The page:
Our planet is called 'Earth,' but a more accurate name might actually be 'Ocean'! Oceans and seas cover over 70% of the planet's surface, but because they support life at much greater depths than land, they actually make up 99% of all the earth's habitable space. The oceans are also what makes land habitable for us, even if we don't live on the coast. For example, the rain that falls on your town evaporated from the ocean and half of all the oxygen you breathe is produced in the oceans. (They are full of microscopic plants called phytoplankton that produce oxygen by the process of photosynthesis.)
If you've ever spent time at the beach, you know that the ocean is immense and powerful. Have you ever wondered what it's like deep below the surface? What the land looks like at the bottom? What kind of creatures live there? And what it would be like to go see for yourself?
If you're swimming at the beach, you aren't standing on the ocean floor. The land that juts out from the edges of each continent is called the continental shelf. This shelf can be very short, or it can extend hundreds of miles out into the ocean. The continental shelf drops off down a steep continental slope which leads down to the real ocean floor, called the abyssal plain. The abyssal plain has its own stunning geography: the tallest mountains, longest mountain ranges, and deepest canyons in the world.
Along underwater mountain ranges are openings in the ocean floor that spew out superheated water with toxic concentrations of minerals. These underwater geysers are called hydrothermal vents. Ocean water seeps into cracks in the ocean floor and becomes heated by the magma (liquid rock) beneath the earth's crust. The hot water (sometimes 750°F) pours back out of the vents, and as it meets the cold 35°F deep sea water, its dissolved minerals precipitate out - become solid again. These minerals often build up to form towering chimneys. The 'Godzilla' chimney off the coast of Oregon grew to be as tall as a 15-story building before it fell over! It is now rebuilding again.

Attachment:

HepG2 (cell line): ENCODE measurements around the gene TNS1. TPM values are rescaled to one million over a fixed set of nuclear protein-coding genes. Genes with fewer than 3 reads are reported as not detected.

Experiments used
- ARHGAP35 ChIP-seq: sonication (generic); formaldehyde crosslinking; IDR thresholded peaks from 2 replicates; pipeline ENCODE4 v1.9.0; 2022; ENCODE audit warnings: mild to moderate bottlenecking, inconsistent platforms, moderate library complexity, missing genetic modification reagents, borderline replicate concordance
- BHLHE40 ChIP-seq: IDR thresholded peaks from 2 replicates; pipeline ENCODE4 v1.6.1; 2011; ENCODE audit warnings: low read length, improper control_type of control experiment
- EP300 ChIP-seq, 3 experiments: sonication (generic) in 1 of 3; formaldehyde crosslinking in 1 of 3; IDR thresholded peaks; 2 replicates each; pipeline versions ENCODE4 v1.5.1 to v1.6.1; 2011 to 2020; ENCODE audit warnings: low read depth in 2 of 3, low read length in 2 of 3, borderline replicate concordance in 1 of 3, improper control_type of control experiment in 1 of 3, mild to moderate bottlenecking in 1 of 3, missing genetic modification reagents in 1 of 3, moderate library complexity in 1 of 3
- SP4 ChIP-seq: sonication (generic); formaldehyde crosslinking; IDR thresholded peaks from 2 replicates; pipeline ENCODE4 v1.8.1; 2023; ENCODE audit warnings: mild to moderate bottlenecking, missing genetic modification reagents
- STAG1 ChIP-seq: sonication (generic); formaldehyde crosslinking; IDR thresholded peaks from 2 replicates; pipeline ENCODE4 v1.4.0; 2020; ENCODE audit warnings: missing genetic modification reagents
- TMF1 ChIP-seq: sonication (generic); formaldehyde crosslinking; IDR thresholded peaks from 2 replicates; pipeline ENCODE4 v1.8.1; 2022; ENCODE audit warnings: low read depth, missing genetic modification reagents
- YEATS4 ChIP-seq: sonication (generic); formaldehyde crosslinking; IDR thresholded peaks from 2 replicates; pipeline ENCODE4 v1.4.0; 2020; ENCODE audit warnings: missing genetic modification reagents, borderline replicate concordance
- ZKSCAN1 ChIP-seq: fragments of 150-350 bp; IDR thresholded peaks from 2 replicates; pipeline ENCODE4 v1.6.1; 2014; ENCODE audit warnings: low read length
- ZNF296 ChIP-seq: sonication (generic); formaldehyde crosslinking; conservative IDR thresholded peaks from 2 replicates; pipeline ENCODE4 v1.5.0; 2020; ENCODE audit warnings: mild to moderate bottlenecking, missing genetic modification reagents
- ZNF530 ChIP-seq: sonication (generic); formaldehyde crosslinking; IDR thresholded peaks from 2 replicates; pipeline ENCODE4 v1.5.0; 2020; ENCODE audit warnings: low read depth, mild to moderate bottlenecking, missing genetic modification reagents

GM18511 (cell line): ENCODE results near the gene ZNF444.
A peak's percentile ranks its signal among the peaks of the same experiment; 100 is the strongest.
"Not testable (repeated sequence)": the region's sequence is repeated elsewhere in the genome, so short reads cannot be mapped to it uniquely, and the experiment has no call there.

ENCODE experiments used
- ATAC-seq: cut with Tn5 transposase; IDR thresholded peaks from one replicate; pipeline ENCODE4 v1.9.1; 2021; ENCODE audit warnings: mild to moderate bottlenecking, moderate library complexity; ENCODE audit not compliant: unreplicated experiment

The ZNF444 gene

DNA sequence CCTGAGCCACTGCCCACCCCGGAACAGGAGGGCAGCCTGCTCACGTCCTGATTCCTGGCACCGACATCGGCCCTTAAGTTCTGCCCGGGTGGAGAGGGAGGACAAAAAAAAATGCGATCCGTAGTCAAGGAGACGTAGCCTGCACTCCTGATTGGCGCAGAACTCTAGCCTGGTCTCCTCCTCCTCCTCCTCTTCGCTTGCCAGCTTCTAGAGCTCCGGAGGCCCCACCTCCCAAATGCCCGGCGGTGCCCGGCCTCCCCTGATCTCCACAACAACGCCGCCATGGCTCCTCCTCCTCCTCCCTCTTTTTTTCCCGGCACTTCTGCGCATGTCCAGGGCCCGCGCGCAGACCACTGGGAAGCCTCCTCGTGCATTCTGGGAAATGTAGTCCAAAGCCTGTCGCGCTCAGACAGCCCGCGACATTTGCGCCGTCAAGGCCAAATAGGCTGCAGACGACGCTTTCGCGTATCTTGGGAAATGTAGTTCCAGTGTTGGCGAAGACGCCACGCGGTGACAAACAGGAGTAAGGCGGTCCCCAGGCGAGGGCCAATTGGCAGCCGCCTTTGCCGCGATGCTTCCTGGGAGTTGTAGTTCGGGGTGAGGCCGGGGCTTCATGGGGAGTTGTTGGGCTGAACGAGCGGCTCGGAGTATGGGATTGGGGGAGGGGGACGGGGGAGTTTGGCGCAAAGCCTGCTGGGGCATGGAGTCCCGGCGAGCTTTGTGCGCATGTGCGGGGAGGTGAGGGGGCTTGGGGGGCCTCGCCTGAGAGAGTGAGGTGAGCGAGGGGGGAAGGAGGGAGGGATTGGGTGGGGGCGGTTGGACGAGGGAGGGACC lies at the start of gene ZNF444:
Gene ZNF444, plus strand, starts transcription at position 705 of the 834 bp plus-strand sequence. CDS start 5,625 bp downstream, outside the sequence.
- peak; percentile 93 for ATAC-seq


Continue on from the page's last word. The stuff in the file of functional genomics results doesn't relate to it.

Deep Sea Creatures
You might not expect anything to live near hydrothermal vents. In the first place, they are usually more than 7,000 ft (1.3 miles) below the surface. At this depth the water pressure is extreme - it would crush us in no time at all! In addition, the temperature near a vent fluctuates drastically between hot vent water and cold sea water. There is no natural light this deep in the sea; it is darker than the darkest midnight on land. The water spouting from the vents is full of toxic chemicals and minerals. How can anything live in such a harsh environment?
Despite the odds, hydrothermal vents support a lot of life! They teem with 5-inch-long white vent crabs that eat deep sea worms and mussels. These crabs are designed to withstand the tremendous water pressure. When scientists bring them up to the surface to study them, they die unless they are put in pressurized tanks. The ocean floor has too much pressure for us, but the surface doesn't have enough pressure for vent crabs!